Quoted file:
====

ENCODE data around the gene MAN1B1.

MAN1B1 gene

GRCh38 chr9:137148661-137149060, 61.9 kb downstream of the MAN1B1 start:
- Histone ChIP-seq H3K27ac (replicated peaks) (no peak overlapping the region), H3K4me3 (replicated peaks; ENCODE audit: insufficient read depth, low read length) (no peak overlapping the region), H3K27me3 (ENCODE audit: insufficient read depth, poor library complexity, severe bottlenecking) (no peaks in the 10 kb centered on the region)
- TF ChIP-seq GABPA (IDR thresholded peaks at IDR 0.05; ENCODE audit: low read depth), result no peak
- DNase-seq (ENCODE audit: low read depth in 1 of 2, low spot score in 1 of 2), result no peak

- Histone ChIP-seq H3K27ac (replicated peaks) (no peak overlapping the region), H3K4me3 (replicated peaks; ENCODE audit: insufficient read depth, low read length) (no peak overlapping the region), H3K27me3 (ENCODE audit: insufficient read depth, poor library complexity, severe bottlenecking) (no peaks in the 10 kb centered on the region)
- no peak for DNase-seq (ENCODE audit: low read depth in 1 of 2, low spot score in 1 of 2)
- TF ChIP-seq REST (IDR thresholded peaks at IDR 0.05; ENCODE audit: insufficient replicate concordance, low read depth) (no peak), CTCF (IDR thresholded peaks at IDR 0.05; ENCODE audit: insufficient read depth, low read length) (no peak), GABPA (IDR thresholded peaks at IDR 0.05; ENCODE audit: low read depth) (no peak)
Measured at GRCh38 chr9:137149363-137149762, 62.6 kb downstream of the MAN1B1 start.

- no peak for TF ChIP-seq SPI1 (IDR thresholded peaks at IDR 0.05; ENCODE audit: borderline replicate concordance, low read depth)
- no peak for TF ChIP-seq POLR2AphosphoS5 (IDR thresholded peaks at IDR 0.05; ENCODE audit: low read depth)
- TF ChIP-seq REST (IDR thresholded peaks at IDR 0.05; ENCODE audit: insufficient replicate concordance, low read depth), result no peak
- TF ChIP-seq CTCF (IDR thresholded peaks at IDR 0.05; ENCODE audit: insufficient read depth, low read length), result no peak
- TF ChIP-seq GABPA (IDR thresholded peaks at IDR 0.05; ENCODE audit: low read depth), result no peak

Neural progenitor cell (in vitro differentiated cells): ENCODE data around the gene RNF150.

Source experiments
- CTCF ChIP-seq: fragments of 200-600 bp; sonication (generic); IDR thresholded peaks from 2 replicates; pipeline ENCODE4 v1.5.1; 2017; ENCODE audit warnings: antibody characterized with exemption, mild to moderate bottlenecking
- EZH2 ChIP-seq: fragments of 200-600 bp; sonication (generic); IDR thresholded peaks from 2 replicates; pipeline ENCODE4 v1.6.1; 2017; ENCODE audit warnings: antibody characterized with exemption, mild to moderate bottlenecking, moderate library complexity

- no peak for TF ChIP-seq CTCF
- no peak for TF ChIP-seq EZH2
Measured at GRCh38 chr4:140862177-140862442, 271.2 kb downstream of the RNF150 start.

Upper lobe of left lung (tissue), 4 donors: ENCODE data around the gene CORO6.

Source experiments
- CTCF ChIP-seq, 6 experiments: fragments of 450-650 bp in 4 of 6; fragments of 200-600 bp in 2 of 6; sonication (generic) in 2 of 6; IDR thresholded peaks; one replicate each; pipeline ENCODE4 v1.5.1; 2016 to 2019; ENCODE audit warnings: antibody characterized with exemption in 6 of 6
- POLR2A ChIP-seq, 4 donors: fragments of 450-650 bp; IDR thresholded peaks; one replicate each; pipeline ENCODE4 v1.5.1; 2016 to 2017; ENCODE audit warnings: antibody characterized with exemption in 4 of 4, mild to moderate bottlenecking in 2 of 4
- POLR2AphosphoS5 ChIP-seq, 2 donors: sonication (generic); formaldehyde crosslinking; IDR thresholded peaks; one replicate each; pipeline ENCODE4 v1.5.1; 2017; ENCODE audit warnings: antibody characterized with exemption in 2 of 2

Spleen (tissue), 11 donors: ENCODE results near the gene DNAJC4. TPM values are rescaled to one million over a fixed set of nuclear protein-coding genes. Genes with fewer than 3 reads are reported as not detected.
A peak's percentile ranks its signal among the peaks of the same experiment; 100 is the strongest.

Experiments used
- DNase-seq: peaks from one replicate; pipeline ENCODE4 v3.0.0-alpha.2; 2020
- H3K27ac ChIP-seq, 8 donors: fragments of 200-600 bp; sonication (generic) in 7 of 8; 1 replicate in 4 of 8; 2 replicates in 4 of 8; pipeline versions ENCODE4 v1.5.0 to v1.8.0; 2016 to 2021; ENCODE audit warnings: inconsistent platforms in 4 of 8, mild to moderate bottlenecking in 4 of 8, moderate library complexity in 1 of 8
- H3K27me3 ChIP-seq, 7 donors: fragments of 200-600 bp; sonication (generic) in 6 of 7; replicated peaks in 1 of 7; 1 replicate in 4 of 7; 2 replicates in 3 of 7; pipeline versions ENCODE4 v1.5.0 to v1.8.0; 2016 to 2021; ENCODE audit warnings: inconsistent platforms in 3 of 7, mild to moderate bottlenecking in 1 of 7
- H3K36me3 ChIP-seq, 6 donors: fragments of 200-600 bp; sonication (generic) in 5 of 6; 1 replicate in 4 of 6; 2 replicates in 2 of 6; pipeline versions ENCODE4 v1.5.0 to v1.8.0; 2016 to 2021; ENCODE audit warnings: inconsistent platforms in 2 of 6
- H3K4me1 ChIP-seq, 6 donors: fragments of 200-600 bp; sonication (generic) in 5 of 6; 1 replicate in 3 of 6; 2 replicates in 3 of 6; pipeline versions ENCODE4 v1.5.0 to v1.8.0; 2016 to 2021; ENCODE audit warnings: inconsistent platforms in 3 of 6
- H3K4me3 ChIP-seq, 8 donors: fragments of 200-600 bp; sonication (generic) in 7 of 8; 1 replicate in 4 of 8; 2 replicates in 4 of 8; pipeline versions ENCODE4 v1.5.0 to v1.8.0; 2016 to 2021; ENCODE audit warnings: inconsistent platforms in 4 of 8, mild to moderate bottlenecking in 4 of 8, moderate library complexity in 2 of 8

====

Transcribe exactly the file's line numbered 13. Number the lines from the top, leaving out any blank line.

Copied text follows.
- TF ChIP-seq REST (IDR thresholded peaks at IDR 0.05; ENCODE audit: insufficient replicate concordance, low read depth), result no peak